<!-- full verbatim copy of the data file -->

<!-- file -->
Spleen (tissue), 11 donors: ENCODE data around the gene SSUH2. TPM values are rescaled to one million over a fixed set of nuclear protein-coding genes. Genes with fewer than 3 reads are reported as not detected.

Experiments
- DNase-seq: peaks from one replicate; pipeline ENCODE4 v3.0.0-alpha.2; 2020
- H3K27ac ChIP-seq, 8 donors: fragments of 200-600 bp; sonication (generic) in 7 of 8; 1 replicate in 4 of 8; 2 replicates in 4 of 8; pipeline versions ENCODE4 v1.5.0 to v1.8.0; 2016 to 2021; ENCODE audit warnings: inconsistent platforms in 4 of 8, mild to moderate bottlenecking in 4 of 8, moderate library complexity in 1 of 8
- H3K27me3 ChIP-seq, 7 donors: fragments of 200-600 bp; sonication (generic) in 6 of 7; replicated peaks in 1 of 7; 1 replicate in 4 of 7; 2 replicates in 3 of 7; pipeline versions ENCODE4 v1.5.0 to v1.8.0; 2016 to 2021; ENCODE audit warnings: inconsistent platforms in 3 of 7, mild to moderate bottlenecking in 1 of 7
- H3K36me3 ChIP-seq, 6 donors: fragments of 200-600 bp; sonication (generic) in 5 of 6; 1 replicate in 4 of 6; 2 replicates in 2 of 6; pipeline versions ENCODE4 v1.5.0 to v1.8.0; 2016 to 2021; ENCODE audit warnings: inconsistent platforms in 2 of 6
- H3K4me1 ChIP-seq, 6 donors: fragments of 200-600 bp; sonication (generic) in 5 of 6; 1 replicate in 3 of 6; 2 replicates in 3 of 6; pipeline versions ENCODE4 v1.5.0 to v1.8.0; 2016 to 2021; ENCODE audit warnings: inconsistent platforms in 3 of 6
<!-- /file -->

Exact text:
Spleen (tissue), 11 donors: ENCODE data around the gene SSUH2. TPM values are rescaled to one million over a fixed set of nuclear protein-coding genes. Genes with fewer than 3 reads are reported as not detected.

Experiments
- DNase-seq: peaks from one replicate; pipeline ENCODE4 v3.0.0-alpha.2; 2020
- H3K27ac ChIP-seq, 8 donors: fragments of 200-600 bp; sonication (generic) in 7 of 8; 1 replicate in 4 of 8; 2 replicates in 4 of 8; pipeline versions ENCODE4 v1.5.0 to v1.8.0; 2016 to 2021; ENCODE audit warnings: inconsistent platforms in 4 of 8, mild to moderate bottlenecking in 4 of 8, moderate library complexity in 1 of 8
- H3K27me3 ChIP-seq, 7 donors: fragments of 200-600 bp; sonication (generic) in 6 of 7; replicated peaks in 1 of 7; 1 replicate in 4 of 7; 2 replicates in 3 of 7; pipeline versions ENCODE4 v1.5.0 to v1.8.0; 2016 to 2021; ENCODE audit warnings: inconsistent platforms in 3 of 7, mild to moderate bottlenecking in 1 of 7
- H3K36me3 ChIP-seq, 6 donors: fragments of 200-600 bp; sonication (generic) in 5 of 6; 1 replicate in 4 of 6; 2 replicates in 2 of 6; pipeline versions ENCODE4 v1.5.0 to v1.8.0; 2016 to 2021; ENCODE audit warnings: inconsistent platforms in 2 of 6
- H3K4me1 ChIP-seq, 6 donors: fragments of 200-600 bp; sonication (generic) in 5 of 6; 1 replicate in 3 of 6; 2 replicates in 3 of 6; pipeline versions ENCODE4 v1.5.0 to v1.8.0; 2016 to 2021; ENCODE audit warnings: inconsistent platforms in 3 of 6